Hangover History (Myth): Battle of Trenton

November 08, 2011


Hopefully you can recall at least SOME of your high school social studies lessons, and you might remember that the Americans were getting their behinds handed to them early in the American Revolution. After some early excitement at Lexington and Concord, the Americans got kicked out of New York, and had to retreat all the way across New Jersey.

General George Washington, who truly was a great military strategist and tactician, launched a plan to attack Trenton, NJ on Christmas morning by crossing the icy Delaware River at dawn. Trenton was being held by the Hessians, who were hired by the British to augment their forces. The mythology around the battle is that the German Hessians were hopelessly drunk and hungover in the morning, but alas, for the sake of the story, that was not true at all.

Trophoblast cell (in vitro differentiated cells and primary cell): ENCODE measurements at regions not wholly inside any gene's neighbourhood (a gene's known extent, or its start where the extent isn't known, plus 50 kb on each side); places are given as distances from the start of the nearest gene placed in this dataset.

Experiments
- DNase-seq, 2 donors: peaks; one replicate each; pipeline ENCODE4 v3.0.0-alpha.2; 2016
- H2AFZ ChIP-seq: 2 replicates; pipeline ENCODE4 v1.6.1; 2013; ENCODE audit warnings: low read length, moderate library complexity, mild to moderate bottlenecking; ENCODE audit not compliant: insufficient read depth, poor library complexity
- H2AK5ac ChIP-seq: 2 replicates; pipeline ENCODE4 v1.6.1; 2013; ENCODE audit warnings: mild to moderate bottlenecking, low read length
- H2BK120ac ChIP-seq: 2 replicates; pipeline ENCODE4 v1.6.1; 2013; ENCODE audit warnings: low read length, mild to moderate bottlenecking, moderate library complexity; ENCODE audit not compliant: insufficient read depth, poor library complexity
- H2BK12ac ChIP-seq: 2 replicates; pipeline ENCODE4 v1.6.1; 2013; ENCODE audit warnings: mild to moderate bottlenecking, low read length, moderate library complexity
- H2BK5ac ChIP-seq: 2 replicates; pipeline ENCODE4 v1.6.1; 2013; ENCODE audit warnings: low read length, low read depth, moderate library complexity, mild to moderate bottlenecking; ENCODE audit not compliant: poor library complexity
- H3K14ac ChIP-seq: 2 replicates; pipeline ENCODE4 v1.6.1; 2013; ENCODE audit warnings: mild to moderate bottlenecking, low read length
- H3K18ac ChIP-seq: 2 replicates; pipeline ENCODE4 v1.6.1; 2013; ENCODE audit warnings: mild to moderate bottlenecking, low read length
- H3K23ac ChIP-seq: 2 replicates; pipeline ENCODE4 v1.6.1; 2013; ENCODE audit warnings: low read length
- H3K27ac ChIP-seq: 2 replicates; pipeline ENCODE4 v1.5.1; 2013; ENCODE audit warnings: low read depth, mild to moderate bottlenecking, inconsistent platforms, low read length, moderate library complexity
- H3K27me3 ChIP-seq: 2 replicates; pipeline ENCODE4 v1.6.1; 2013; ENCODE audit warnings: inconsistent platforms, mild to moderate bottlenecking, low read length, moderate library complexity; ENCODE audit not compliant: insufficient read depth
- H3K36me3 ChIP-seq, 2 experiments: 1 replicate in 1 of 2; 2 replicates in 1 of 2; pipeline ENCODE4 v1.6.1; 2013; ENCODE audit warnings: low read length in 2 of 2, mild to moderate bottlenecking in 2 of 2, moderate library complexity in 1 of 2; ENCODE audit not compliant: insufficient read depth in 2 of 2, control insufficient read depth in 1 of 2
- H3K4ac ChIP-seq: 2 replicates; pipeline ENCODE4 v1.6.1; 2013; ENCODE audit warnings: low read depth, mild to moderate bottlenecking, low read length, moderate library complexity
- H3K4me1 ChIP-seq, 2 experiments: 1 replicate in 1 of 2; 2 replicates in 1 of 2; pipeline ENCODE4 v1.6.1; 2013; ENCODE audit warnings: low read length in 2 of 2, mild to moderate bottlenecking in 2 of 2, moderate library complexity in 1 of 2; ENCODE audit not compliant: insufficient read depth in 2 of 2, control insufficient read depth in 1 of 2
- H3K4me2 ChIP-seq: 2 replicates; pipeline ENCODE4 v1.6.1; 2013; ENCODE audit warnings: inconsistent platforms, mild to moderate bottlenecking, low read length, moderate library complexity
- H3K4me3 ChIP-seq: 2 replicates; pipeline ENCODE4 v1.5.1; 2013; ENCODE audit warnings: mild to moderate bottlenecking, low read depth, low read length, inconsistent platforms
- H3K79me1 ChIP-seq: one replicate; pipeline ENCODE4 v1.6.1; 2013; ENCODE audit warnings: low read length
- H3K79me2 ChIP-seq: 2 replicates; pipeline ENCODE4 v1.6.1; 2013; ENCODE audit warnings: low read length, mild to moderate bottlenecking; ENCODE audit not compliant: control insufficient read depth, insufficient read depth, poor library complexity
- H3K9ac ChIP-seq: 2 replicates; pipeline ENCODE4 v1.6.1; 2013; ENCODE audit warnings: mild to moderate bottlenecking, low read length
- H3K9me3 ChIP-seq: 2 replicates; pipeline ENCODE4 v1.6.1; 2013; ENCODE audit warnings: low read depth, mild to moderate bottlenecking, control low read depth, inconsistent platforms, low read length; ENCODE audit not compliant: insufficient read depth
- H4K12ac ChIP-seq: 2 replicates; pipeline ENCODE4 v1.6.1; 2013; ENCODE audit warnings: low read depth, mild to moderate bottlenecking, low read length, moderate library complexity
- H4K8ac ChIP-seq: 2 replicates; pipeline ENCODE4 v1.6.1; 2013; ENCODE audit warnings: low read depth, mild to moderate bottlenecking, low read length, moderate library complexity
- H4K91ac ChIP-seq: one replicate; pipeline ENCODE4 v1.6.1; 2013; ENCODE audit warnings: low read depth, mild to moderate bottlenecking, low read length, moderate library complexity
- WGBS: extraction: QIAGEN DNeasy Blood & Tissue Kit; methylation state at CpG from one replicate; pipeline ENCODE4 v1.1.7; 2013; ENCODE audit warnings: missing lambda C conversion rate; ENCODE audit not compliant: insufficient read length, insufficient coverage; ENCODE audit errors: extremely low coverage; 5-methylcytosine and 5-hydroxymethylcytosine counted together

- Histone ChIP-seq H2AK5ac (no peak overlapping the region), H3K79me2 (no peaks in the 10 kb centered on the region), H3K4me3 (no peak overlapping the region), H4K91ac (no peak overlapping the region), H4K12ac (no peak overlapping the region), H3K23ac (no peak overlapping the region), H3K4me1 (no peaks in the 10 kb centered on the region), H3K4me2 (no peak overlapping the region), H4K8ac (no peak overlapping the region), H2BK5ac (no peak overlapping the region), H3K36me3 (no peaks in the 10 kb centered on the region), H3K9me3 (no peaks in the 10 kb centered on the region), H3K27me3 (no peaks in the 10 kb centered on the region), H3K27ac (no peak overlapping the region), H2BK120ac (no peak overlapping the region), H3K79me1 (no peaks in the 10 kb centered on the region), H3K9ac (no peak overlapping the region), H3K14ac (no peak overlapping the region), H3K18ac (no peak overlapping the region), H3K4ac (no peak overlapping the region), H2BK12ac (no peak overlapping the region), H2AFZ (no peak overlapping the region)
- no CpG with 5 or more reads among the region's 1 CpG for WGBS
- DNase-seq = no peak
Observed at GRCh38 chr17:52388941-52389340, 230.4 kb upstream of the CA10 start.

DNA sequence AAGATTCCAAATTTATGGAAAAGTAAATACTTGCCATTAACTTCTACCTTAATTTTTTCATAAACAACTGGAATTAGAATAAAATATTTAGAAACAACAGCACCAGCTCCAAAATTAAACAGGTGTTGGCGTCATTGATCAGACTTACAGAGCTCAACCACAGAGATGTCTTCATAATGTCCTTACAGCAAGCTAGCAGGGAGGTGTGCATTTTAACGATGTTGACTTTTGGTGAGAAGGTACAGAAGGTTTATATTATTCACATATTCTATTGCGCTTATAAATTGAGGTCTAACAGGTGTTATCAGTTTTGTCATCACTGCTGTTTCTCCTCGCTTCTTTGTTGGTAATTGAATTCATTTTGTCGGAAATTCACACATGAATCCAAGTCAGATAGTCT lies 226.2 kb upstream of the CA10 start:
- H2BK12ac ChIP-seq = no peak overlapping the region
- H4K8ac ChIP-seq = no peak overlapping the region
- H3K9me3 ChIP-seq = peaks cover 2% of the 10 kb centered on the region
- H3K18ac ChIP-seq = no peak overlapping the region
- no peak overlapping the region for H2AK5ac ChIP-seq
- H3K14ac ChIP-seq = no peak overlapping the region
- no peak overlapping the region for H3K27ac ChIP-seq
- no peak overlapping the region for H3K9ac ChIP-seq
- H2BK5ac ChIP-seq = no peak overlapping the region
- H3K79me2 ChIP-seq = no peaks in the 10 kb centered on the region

A wicked snow storm disguised the Americans' approach, and a series of fortuitous decisions by George Washington & Co, and missteps by the Germans lead to an overwhelming American victory, and a turning point in the war. But it would have been a better story if the Hessians' floors were littered with empty growlers when the Americans arrived.

For more, see the gripping and Pulitzer-prize winning Washington's Crossing, by David Hackett Fischer.